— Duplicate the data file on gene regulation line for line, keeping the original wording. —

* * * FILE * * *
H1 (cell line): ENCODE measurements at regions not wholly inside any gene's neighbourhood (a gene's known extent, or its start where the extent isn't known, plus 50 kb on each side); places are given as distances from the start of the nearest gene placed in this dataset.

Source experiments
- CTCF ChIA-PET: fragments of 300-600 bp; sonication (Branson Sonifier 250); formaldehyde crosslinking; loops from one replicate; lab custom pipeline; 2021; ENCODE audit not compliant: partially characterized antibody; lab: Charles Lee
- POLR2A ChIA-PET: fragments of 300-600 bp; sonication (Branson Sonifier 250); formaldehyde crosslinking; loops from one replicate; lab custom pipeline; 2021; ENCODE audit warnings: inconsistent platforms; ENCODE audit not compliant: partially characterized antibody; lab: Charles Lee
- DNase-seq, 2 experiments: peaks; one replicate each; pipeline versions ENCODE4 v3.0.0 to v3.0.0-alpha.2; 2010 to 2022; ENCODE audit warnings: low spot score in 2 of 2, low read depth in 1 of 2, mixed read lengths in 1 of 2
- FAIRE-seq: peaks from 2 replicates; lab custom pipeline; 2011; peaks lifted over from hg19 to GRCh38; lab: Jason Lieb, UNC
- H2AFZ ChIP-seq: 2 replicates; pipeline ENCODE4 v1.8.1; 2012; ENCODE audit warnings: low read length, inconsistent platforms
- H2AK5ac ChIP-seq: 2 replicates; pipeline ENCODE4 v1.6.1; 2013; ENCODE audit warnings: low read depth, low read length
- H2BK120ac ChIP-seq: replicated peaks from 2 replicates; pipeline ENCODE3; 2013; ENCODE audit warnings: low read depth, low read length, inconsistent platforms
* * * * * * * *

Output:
H1 (cell line): ENCODE measurements at regions not wholly inside any gene's neighbourhood (a gene's known extent, or its start where the extent isn't known, plus 50 kb on each side); places are given as distances from the start of the nearest gene placed in this dataset.

Source experiments
- CTCF ChIA-PET: fragments of 300-600 bp; sonication (Branson Sonifier 250); formaldehyde crosslinking; loops from one replicate; lab custom pipeline; 2021; ENCODE audit not compliant: partially characterized antibody; lab: Charles Lee
- POLR2A ChIA-PET: fragments of 300-600 bp; sonication (Branson Sonifier 250); formaldehyde crosslinking; loops from one replicate; lab custom pipeline; 2021; ENCODE audit warnings: inconsistent platforms; ENCODE audit not compliant: partially characterized antibody; lab: Charles Lee
- DNase-seq, 2 experiments: peaks; one replicate each; pipeline versions ENCODE4 v3.0.0 to v3.0.0-alpha.2; 2010 to 2022; ENCODE audit warnings: low spot score in 2 of 2, low read depth in 1 of 2, mixed read lengths in 1 of 2
- FAIRE-seq: peaks from 2 replicates; lab custom pipeline; 2011; peaks lifted over from hg19 to GRCh38; lab: Jason Lieb, UNC
- H2AFZ ChIP-seq: 2 replicates; pipeline ENCODE4 v1.8.1; 2012; ENCODE audit warnings: low read length, inconsistent platforms
- H2AK5ac ChIP-seq: 2 replicates; pipeline ENCODE4 v1.6.1; 2013; ENCODE audit warnings: low read depth, low read length
- H2BK120ac ChIP-seq: replicated peaks from 2 replicates; pipeline ENCODE3; 2013; ENCODE audit warnings: low read depth, low read length, inconsistent platforms